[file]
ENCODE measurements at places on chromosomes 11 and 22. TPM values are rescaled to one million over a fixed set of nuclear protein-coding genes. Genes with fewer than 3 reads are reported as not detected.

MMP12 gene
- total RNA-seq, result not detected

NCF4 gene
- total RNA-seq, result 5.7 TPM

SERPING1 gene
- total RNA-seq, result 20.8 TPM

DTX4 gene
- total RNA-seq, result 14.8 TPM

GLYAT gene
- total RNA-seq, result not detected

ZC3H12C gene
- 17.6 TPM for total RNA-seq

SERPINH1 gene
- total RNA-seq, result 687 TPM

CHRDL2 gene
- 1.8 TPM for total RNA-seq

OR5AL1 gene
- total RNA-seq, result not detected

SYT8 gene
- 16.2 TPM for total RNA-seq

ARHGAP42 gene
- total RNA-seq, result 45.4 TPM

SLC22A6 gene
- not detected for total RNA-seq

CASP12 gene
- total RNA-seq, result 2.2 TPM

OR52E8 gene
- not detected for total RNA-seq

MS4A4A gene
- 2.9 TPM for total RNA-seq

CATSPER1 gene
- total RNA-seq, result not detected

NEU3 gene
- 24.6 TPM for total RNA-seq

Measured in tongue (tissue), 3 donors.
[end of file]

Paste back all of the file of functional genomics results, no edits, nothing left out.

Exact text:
ENCODE measurements at places on chromosomes 11 and 22. TPM values are rescaled to one million over a fixed set of nuclear protein-coding genes. Genes with fewer than 3 reads are reported as not detected.

MMP12 gene
- total RNA-seq, result not detected

NCF4 gene
- total RNA-seq, result 5.7 TPM

SERPING1 gene
- total RNA-seq, result 20.8 TPM

DTX4 gene
- total RNA-seq, result 14.8 TPM

GLYAT gene
- total RNA-seq, result not detected

ZC3H12C gene
- 17.6 TPM for total RNA-seq

SERPINH1 gene
- total RNA-seq, result 687 TPM

CHRDL2 gene
- 1.8 TPM for total RNA-seq

OR5AL1 gene
- total RNA-seq, result not detected

SYT8 gene
- 16.2 TPM for total RNA-seq

ARHGAP42 gene
- total RNA-seq, result 45.4 TPM

SLC22A6 gene
- not detected for total RNA-seq

CASP12 gene
- total RNA-seq, result 2.2 TPM

OR52E8 gene
- not detected for total RNA-seq

MS4A4A gene
- 2.9 TPM for total RNA-seq

CATSPER1 gene
- total RNA-seq, result not detected

NEU3 gene
- 24.6 TPM for total RNA-seq

Measured in tongue (tissue), 3 donors.